Achilles, by Elizabeth Cook (Picador, $11). At 107 pages, this retelling of the Greek hero's origins, life, death and afterlife has the intense brevity of a poem; every line carries passion and weight. That's not surprising: Cook, who lives in London, is also a poet (and a scholar of Renaissance literature). Freud hovers like a shade of Hades in her imagining of the Trojan War. Here is a description of Neoptolemus, Achilles' son, as he slaughters his way through Priam's stronghold: "Of all the destroyers who move through the palace that day it is Neoptolemus who excels; who is the most unremitting. He makes his way through the rooms, eliminating life, thinking to emulate the father he's never met, whose armour he now wears. He wants someone to say, 'It's as if Achilles were living and moving again.' But not one person does."

The Shell Collector: Stories, by Anthony Doerr (Penguin, $13). The power of nature sweeps through this debut collection, a power that Doerr's human characters feel keenly. In the title story, a blind man, an expert on shells, has removed himself in late middle-age to "a thatch-roofed kibanda just north of Lamu, Kenya, one hundred kilometers south of the equator in a small marine park in the remotest elbow of the Lamu Archipelago. . . . He had never comprehended the endless variations of design: Why this lattice ornament? Why these fluted scales, these lumpy nodes? Ignorance was, in the end, and in so many ways, a privilege: to find a shell, to feel it, to understand only on some unspeakable level why it bothered to be so lovely. What joy he found in that, what utter mystery." Loveliness, however, as the shell collector knows, can carry a fatal sting.


The Anatomy of Insects and Spiders: Over 600 Exquisite Forms, by Claire Beverley and David Ponsonby (Chronicle, $16.95). In the spirit of that arachnophile Jonathan Edwards (see review on page 3), two English entomologists celebrate things that flit, crawl and weave webs. Not exactly a field guide, The Anatomy of Insects and Spiders uses old line engravings -- many dating to the Victorian era -- and an abundance of natural lore to celebrate thrips, beetles, sawflies, moths, butterflies and more, with a final section on the noble spider. (Beverly and Ponsonby note, with a certain sternness, classical accounts that "warn against the unjust murder of spiders, [which is] thought to bring the guilty one bad luck.") It's enough to make you want to apply for membership in the Royal Entomological Society -- or at least spare the next dust spider that crosses your path.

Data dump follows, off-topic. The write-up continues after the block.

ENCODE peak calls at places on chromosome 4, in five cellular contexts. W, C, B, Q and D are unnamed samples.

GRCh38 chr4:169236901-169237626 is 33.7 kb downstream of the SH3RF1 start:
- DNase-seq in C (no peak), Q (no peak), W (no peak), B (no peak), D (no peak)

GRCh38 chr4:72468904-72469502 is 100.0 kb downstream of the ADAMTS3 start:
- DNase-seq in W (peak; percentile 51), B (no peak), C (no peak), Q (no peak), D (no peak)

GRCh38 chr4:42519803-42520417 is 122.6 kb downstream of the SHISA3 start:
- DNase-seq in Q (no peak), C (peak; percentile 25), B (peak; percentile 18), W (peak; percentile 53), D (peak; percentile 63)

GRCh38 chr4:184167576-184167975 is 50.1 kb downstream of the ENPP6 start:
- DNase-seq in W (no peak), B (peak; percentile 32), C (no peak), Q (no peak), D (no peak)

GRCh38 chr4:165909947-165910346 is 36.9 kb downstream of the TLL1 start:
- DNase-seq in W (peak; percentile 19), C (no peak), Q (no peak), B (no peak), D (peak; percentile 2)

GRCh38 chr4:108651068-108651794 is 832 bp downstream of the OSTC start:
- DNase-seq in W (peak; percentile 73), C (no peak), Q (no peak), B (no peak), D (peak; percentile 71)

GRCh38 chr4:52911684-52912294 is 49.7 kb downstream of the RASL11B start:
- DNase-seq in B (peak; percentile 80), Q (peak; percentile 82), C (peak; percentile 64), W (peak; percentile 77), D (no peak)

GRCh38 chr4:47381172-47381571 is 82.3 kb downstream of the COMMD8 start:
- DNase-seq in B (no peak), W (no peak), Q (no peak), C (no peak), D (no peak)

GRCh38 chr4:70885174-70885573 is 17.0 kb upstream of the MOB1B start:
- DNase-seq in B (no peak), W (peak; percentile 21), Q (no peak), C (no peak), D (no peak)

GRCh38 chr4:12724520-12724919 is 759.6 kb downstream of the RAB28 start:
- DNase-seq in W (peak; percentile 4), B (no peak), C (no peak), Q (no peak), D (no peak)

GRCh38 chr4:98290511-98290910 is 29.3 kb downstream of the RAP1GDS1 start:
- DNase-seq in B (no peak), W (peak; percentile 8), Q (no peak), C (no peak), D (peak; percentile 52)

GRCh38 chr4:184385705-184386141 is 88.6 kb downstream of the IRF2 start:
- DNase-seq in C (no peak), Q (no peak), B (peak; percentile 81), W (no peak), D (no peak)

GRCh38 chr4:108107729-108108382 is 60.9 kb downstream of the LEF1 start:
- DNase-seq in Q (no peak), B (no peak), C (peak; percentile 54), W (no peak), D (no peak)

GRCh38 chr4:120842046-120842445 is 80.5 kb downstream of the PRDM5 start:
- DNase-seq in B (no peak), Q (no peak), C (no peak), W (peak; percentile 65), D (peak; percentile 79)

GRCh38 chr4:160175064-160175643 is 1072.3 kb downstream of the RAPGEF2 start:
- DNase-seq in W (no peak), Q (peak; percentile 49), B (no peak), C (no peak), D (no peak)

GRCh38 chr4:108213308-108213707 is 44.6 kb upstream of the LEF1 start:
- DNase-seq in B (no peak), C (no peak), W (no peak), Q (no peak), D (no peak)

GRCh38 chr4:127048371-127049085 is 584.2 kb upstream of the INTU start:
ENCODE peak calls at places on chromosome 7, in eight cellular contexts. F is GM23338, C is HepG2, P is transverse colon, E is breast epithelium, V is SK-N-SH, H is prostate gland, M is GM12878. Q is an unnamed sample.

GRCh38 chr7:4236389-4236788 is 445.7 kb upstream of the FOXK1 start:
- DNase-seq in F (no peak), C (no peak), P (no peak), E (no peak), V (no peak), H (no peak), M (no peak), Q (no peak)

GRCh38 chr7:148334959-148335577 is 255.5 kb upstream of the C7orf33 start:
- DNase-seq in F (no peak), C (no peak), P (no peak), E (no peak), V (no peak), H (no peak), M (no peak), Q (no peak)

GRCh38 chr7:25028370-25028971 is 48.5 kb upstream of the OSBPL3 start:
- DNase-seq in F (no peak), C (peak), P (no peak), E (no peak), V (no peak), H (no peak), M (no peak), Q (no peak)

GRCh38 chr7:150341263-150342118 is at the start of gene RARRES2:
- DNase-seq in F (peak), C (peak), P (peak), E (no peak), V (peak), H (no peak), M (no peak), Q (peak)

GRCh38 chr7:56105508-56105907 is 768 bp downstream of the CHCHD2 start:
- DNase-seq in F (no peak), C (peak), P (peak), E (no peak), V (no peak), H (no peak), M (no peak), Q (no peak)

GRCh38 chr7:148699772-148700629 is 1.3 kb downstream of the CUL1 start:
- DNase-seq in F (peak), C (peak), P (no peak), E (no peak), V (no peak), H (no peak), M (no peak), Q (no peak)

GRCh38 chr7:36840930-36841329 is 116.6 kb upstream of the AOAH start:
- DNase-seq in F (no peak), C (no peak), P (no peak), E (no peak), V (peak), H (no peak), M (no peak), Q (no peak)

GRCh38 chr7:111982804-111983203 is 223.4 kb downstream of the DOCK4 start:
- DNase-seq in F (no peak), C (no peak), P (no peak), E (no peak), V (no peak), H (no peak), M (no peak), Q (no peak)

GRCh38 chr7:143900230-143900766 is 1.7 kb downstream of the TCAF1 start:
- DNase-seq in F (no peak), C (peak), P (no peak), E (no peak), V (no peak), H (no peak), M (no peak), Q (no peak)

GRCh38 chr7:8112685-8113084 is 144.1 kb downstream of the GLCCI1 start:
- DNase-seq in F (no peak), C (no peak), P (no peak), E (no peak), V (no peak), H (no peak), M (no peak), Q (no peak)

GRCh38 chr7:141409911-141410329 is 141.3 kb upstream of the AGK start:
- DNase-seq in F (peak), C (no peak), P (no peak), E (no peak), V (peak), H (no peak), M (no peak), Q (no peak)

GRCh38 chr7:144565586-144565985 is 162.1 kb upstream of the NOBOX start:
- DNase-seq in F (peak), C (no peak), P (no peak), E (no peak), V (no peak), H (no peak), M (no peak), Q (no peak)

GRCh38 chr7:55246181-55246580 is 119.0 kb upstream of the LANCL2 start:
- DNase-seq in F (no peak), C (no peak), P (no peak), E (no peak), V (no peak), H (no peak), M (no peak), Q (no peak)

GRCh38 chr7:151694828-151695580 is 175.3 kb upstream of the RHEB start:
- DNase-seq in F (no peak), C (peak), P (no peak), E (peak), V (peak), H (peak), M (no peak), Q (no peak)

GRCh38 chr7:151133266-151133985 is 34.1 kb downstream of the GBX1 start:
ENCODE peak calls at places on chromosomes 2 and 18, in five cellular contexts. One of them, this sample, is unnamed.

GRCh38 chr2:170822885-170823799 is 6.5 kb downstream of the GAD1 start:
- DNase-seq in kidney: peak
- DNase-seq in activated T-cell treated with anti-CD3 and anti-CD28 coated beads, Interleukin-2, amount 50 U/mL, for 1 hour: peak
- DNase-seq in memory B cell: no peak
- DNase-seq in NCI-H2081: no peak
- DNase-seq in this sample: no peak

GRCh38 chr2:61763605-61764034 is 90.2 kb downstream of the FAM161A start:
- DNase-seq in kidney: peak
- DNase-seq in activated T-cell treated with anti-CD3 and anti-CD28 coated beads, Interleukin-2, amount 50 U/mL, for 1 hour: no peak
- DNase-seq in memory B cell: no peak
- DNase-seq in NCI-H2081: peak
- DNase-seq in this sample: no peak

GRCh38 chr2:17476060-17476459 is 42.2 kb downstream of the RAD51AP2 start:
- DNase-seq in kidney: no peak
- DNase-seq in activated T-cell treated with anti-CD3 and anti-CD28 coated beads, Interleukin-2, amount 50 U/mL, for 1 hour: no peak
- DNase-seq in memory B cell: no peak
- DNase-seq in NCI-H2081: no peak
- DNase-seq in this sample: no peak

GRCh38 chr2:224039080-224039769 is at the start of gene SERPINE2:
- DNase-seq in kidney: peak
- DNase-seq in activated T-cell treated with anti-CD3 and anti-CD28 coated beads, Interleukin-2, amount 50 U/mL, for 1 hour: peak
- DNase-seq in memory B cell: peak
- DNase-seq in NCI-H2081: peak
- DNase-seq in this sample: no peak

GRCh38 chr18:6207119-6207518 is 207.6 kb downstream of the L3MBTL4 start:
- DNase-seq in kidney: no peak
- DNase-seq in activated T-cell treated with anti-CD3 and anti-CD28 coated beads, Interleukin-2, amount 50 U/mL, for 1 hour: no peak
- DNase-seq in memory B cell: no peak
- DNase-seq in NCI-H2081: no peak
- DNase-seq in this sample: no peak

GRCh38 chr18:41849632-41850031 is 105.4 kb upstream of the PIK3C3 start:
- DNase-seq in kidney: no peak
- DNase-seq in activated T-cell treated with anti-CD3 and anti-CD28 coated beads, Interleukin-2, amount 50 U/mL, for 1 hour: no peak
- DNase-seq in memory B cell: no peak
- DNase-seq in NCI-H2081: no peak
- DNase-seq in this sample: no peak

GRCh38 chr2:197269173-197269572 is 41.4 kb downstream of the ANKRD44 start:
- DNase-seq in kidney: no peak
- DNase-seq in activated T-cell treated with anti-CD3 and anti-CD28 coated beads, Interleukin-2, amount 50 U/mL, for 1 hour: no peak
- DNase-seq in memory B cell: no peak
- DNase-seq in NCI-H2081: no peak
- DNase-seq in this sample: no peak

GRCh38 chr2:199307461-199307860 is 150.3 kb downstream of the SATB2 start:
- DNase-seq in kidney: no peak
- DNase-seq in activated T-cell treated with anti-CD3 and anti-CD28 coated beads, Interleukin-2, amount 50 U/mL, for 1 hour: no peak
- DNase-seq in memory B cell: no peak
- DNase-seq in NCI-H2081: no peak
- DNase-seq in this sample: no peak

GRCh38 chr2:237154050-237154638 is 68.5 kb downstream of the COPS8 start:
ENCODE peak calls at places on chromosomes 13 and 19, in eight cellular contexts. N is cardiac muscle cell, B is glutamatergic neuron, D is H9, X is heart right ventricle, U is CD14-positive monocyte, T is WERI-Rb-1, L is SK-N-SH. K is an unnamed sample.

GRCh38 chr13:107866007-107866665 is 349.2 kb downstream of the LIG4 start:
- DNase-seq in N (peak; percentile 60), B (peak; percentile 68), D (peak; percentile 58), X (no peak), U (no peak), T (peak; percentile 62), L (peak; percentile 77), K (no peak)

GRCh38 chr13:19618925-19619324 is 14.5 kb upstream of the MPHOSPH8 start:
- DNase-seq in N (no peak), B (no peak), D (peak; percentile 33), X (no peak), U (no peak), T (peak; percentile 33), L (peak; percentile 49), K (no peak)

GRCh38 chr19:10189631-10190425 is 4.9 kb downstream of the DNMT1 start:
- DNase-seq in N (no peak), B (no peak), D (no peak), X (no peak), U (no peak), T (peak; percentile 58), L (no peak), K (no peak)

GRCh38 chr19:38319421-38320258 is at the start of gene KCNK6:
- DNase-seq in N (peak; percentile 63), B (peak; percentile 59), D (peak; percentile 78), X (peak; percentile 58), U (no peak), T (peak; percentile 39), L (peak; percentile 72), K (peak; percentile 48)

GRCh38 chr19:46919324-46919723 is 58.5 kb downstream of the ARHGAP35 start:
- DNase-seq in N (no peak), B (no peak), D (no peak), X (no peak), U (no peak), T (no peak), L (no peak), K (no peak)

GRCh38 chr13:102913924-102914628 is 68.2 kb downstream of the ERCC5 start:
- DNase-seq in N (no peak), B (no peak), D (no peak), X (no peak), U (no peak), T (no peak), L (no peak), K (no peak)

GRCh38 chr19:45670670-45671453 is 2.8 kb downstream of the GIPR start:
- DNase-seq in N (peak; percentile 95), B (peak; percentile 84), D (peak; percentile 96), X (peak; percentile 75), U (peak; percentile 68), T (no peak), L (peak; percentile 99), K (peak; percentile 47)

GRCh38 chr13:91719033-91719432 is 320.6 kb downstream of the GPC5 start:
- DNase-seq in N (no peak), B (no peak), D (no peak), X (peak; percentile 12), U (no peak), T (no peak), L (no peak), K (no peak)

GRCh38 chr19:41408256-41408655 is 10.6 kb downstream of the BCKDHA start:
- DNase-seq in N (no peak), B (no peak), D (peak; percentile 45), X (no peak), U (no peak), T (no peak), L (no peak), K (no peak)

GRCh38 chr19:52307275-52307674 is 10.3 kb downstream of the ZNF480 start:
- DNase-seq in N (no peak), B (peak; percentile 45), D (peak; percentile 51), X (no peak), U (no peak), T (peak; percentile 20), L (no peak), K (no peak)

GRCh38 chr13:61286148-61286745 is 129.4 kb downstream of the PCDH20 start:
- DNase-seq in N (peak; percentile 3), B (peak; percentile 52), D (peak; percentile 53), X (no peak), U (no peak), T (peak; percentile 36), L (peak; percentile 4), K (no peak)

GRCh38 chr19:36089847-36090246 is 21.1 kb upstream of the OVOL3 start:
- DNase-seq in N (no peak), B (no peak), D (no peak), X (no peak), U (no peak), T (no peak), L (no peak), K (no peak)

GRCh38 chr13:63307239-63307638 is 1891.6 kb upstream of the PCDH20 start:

Restless Nation: Starting Over in America, by James M. Jasper (Univ. of Chicago, $18). Is the idea of national character making a comeback? James Jasper certainly has no qualms about using it to frame a historical, cultural and literary examination of the American propensity to be always in motion. We like to think that having a second act -- a fresh start -- is a national birthright, no matter what F. Scott Fitzgerald said; but are we right? "This book is about the peculiarity [in that character] that encourages us to see moving as a solution to most of our problems," Jasper writes. "Loyalty to place . . . feels like a trap. [Yet] restlessness can also be a trap, distorting our sense of the world around us and the possibilities it holds for us, raising expectations that cannot always be filled." (Note Jasper's confession that he didn't move when he lost his job; instead he became a writer, the most placeless of professions.)

The Browser's Ecstasy: A Meditation on Reading, by Geoffrey O'Brien (Counterpoint, $16.95). Despite the subtitle, this little book feels more like a Borgesian labyrinth of fables than a meditation -- fitting for the author of Dream Time and The Phantom Empire. (O'Brien is also editor in chief of the Modern Library.) One entry, "Prisoners," begins with a reader's nightmare: "The horror would be to have read all that was written, to have come to the end of books: a horror that prisoners and soldiers know, parceling out their few available books page by page, a page a day so as to last out the year. The American taken prisoner by the Germans was told that he would be given one book a week, selected at random by his jailers: the world would be heaven or hell depending on whether the book was a novel by John Galsworthy or a manual of chemical elements, the life of Julian the Apostate or a directory of the Shriners of Luzerne County, Pennsylvania."

-- Jennifer Howard